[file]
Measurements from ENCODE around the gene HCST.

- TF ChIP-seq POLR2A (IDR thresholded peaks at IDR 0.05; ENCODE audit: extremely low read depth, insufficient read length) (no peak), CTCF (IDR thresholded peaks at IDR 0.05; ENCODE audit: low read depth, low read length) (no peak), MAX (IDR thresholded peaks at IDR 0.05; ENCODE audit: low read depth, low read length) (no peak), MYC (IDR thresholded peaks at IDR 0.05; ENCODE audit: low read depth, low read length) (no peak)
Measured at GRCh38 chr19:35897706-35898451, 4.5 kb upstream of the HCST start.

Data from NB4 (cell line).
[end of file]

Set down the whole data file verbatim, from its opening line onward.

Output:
Measurements from ENCODE around the gene HCST.

- TF ChIP-seq POLR2A (IDR thresholded peaks at IDR 0.05; ENCODE audit: extremely low read depth, insufficient read length) (no peak), CTCF (IDR thresholded peaks at IDR 0.05; ENCODE audit: low read depth, low read length) (no peak), MAX (IDR thresholded peaks at IDR 0.05; ENCODE audit: low read depth, low read length) (no peak), MYC (IDR thresholded peaks at IDR 0.05; ENCODE audit: low read depth, low read length) (no peak)
Measured at GRCh38 chr19:35897706-35898451, 4.5 kb upstream of the HCST start.

Data from NB4 (cell line).